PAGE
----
Resource efficiency: potential and economic implications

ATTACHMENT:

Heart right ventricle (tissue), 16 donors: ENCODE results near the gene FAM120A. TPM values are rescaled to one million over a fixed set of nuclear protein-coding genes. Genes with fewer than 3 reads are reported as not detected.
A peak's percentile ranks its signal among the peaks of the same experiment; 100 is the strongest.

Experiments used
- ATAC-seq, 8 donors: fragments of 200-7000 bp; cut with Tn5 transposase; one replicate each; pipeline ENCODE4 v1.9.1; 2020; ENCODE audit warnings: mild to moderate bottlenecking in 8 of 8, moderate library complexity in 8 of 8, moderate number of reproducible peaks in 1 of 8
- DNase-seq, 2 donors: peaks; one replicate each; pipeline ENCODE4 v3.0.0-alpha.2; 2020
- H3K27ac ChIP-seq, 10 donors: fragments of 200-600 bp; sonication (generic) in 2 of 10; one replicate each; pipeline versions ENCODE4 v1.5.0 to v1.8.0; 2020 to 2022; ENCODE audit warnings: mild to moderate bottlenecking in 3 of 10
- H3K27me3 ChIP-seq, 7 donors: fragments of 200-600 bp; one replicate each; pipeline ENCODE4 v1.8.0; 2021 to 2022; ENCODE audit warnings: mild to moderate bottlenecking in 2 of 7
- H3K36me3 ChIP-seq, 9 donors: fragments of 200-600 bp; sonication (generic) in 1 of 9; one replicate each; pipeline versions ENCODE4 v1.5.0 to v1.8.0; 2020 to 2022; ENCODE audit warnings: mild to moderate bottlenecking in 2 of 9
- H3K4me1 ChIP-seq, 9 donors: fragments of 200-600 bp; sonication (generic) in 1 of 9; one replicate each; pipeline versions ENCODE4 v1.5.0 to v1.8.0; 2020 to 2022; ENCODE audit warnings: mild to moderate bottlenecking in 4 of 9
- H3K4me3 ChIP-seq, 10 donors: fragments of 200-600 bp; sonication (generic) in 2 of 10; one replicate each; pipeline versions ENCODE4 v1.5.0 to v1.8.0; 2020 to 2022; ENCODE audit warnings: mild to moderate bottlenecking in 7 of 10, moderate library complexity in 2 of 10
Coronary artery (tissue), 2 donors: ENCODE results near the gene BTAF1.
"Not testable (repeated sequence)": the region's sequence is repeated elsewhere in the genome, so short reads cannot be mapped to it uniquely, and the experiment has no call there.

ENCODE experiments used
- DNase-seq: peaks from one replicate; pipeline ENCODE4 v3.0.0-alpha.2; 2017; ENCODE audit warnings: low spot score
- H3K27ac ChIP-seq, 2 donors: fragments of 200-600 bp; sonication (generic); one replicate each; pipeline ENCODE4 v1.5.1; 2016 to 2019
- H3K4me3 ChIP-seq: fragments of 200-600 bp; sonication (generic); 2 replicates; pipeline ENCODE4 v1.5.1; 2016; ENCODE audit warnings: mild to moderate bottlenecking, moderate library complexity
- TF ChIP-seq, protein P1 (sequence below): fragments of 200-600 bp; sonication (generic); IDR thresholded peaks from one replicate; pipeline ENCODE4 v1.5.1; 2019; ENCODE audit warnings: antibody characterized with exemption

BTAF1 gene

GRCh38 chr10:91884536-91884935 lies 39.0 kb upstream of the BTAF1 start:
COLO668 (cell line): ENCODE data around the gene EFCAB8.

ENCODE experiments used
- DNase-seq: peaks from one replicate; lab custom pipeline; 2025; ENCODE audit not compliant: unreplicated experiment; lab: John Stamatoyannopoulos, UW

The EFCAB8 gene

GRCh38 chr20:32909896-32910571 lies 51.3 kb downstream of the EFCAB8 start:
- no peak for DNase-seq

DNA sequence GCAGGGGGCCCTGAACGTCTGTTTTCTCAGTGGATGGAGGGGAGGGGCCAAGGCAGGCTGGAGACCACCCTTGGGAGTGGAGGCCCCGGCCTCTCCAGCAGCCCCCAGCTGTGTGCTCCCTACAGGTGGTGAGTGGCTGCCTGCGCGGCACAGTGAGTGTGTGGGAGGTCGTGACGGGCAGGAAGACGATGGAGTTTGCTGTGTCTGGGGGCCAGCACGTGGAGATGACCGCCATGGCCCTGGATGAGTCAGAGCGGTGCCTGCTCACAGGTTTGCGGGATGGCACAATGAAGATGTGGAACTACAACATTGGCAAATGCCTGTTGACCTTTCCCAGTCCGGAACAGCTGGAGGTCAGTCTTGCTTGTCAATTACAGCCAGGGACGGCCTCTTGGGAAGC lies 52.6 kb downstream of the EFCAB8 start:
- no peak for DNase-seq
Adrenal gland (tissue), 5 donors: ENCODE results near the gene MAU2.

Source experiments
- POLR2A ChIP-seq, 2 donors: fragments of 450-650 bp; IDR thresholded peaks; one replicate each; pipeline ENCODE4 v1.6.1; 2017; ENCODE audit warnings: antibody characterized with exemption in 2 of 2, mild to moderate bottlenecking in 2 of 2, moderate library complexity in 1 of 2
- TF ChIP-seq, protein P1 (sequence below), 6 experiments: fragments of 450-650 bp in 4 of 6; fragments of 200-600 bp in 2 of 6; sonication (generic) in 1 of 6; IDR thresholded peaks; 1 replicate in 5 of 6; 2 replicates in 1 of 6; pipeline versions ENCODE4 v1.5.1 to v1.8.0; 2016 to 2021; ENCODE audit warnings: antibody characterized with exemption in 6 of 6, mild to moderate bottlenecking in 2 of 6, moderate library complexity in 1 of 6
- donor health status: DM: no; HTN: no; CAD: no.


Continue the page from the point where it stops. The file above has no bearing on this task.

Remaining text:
This report analyzes four paths that countries could take over the next three decades, ranging from business as usual to a scenario where countries adopt both ambitious climate policies and improve resource efficiency. It finds that smarter use of resources can add $2 trillion annually to the global economy. Despite enormous progress in the past decades towards improving human prosperity and well-being, this has come at the lasting cost of degradation of the natural environment and depletion of natural resources. Meeting the needs of a growing and increasingly affluent population, will require natural resource extraction to increase from 85 to 186 billion tonnes by 2050. This can cause irreversible environmental damage and endanger the capacity of Earth to continue to provide resources which are essential for human survival and development. Analysis in the report shows that policies and initiatives to improve resource efficiency and tackle climate change can reduce global resource extraction by up to 28 per cent while also boosting the value of world economic activity by 1 per cent in 2050, against the baseline. Such policy actions can also cut global greenhouse gas emissions by around 60 per cent in 2050 relative to 2015 levels. This report has been produced by the UNEP’s International Resource Panel in response to a request by leaders of the G7 nations in the context of efforts to promote resource efficiency as a core element of sustainable development. The report conducts a rigorous survey to assess and articulate the prospects and solutions for resource efficiency. It considers how more efficient use of resources can contribute to economic growth, employment and development, at the same time as reducing the world’s use of materials, energy, biomass and water, and the resulting environmental impacts. The report documents many examples of best practices for increasing the resource efficiency of different sectors from countries around the world.